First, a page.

August 17, 2022
Domestic violence is an issue in Colorado, as it is in many other places. However, Colorado treats domestic violence crimes differently than you may find in other places. Since the state considers it not an independent crime, it is considered an aggravator of another crime.
It’s unfortunate that you cannot discuss domestic violence in the state without discussing child abuse. The two are linked since domestic violence is an issue that impacts the whole family unit. If there is violence between intimate partners with children in the picture, that violence often leaks out to them – and child abuse charges can result.
Here is what you need to know about the link between domestic violence and child abuse in Colorado, including how the state treats child abuse in the context of domestic violence and what that can mean for anyone guilty of this crime.
Domestic Violence: What Is It?
Domestic violence in Colorado is a crime that occurs between those in an intimate relationship. The state recognizes intimate relationships as those of two people who have been or are currently married, those who have a child in common, and those who have dated or are currently dating.
As mentioned, domestic violence in Colorado is not a crime on its own but rather an enhancement – which means the sentencing can be much more severe for the underlying crime if domestic violence is an aggravating factor.
Some of the most common crimes that include domestic violence enhancement are:
Domestic violence can be an enhancement to any criminal charge. It’s up to the prosecutor to decide. If a person is found guilty of the underlying crime, and there’s a domestic violence enhancement, the judge will often order the defendant to undergo treatment for domestic violence.
However, anyone with four or more convictions involving domestic violence will be labeled as a habitual domestic violence offender. This is a Class 5 felony and can result in up to three years in incarceration and fines of as much as $100,000.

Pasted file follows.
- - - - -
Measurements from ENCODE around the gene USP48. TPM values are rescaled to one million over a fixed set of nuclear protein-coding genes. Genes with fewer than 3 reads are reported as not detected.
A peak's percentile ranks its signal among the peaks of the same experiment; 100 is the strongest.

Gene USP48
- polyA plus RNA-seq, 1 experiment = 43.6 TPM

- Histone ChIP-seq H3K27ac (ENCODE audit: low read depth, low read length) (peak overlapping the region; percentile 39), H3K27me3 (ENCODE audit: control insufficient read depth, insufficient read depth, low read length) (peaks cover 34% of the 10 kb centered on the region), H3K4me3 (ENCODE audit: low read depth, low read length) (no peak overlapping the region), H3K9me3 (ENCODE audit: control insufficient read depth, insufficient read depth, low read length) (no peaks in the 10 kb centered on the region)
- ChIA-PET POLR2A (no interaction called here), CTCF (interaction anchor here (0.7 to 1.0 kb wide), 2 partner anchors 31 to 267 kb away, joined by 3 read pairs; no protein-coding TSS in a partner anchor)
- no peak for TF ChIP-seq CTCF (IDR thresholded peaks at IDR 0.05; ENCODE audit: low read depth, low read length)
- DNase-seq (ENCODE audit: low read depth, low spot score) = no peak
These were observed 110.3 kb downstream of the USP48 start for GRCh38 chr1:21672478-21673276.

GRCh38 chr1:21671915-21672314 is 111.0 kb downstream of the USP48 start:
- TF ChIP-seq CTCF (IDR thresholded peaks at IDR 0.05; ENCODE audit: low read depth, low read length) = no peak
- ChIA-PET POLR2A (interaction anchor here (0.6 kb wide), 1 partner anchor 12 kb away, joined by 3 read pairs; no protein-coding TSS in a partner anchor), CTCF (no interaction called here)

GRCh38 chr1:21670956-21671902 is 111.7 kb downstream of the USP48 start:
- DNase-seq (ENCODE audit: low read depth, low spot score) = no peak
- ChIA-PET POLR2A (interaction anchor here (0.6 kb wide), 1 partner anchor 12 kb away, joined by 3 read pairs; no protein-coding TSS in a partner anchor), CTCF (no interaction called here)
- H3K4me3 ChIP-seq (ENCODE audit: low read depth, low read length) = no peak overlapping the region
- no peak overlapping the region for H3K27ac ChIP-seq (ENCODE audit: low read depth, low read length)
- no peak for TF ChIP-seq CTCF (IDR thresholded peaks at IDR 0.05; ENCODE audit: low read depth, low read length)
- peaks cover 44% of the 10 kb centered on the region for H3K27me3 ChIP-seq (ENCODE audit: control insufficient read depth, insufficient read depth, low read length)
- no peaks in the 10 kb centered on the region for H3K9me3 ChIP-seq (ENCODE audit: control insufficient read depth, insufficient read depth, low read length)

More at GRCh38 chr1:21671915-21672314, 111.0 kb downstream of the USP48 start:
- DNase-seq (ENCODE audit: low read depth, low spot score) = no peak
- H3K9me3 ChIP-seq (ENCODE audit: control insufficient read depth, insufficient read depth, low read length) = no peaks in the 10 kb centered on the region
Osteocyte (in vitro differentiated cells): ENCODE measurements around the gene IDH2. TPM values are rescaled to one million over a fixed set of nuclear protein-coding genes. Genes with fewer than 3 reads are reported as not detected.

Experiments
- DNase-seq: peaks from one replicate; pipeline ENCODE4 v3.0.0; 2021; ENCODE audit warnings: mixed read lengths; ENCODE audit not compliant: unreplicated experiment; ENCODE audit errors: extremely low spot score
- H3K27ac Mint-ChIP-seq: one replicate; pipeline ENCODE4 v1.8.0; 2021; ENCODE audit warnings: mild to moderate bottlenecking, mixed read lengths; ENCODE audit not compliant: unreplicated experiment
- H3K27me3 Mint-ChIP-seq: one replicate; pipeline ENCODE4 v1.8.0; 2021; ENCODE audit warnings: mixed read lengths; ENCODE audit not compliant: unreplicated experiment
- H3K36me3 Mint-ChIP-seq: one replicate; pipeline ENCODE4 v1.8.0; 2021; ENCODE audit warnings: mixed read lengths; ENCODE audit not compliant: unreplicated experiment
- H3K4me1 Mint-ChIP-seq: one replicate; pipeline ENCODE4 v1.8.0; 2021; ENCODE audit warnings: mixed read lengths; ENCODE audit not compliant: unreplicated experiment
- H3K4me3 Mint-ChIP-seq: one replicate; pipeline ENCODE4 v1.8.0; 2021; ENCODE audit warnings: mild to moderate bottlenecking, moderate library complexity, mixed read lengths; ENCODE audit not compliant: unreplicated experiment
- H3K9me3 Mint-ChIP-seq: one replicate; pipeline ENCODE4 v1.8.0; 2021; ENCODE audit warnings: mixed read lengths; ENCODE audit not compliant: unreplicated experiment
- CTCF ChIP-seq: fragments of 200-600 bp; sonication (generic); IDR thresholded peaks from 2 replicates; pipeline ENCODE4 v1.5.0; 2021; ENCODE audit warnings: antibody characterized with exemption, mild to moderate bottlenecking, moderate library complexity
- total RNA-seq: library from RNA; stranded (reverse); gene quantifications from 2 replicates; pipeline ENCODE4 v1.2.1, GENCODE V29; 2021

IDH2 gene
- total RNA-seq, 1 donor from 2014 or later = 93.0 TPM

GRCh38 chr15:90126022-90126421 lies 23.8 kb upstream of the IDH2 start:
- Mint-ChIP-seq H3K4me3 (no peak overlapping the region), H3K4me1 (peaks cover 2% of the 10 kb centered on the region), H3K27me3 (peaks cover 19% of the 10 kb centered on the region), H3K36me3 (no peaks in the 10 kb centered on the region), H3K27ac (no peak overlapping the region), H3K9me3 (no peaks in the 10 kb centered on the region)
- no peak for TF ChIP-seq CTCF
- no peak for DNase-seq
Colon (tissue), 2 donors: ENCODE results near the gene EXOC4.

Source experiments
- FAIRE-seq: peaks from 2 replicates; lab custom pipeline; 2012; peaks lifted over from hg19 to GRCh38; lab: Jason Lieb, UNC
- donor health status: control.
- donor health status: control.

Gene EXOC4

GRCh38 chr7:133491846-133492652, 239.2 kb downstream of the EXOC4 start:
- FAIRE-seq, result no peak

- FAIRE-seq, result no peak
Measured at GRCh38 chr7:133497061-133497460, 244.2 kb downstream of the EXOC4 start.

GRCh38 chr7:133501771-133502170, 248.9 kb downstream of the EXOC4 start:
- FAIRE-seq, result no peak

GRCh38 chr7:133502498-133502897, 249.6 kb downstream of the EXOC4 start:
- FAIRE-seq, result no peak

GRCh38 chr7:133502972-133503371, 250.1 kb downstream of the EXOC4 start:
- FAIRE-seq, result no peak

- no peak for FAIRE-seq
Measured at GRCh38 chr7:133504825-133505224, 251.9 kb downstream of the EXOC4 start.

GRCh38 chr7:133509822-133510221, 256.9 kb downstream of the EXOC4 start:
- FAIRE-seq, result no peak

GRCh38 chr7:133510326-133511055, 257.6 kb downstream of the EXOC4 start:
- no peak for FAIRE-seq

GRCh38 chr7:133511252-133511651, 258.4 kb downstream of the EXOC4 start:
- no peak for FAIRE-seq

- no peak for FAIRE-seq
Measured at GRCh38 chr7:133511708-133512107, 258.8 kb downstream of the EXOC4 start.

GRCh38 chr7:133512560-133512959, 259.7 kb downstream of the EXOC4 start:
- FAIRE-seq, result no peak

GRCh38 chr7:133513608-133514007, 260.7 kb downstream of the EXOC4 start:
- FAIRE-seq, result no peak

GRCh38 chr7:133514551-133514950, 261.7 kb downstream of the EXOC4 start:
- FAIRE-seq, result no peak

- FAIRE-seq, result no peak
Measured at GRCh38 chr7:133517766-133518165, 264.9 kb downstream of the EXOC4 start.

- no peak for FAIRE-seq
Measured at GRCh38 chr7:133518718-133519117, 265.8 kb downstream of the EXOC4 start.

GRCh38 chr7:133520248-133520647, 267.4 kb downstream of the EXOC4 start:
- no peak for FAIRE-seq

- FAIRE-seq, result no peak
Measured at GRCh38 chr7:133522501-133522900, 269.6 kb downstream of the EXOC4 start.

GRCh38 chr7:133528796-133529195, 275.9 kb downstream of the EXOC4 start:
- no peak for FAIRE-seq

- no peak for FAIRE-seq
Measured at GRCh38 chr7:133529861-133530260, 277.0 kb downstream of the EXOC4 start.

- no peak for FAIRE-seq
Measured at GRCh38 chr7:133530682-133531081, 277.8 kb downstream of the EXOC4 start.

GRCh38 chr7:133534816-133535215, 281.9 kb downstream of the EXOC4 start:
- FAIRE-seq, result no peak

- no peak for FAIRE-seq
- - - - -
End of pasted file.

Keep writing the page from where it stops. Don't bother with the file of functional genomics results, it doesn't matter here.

Child Abuse: What Is It?
Several acts in Colorado can be seen as child abuse. They include but are by no means limited to:
- Physical or emotional abuse that causes injury to the health or life of the child
- Allowing a child to be placed unreasonably in a situation that poses a threat to their life or health
- Engaging in conduct that results in a lack of proper medical care, malnourishment, mistreatment, cruelty, serious bodily injury, or death to a child
How a person guilty of child abuse is penalized in the state depends on various factors. The victim’s age, the result of the abuse to their physical health, and whether or not a parent knowingly acted negligently or recklessly all factor into the penalties.
The state also considers the crime to be of extraordinary risk, which carries even greater penalties. The penalties can range from a misdemeanor to a felony, depending on other circumstances in the case.
The Difference Between Domestic Violence and Child Abuse
As you can see from the distinction between the two crimes above, domestic violence is an act against an intimate partner, while child abuse is a threat to a child’s life or injury.
However, it’s easy to see how the lines between these two things can get blurred. In violent households where abuse against an intimate partner is the norm, a child is bound to witness domestic violence between adults. Under family law in the state, judges can consider the witnessing of violence to cause harm to the health of a child.
It may not automatically be child abuse when the child sees one adult be violent toward the other, but it’s not something courts will simply skip over, either. If there was a threat to the child and their wellbeing, it might also end in child abuse charges. If there is a charge of child abuse against one parent, then it can also have a domestic violence enhancement added to the sentencing.
Both domestic violence and child abuse are something the state of Colorado takes seriously. You cannot ignore how each of these crimes can be linked so that the court will deal with each case individually. That’s why you need an experienced attorney on your side to help navigate this complex legal territory.
About the Author:
Denver-based criminal defense and DUI attorney Jacob E. Martinez is a knowledgeable and experienced litigator with a record of success providing innovative solutions to clients facing criminal charges of any severity. Countless legal organizations have recognized Mr. Martinez for his exemplary defense work, including Avvo, Best DWI Attorneys, Expertise, Lawyers of Distinction, The National Trial Lawyers, and others. He was also named one of the 10 Best in Client Satisfaction in Colorado by the American Institute of Criminal Law Attorneys and is Lead Counsel rated.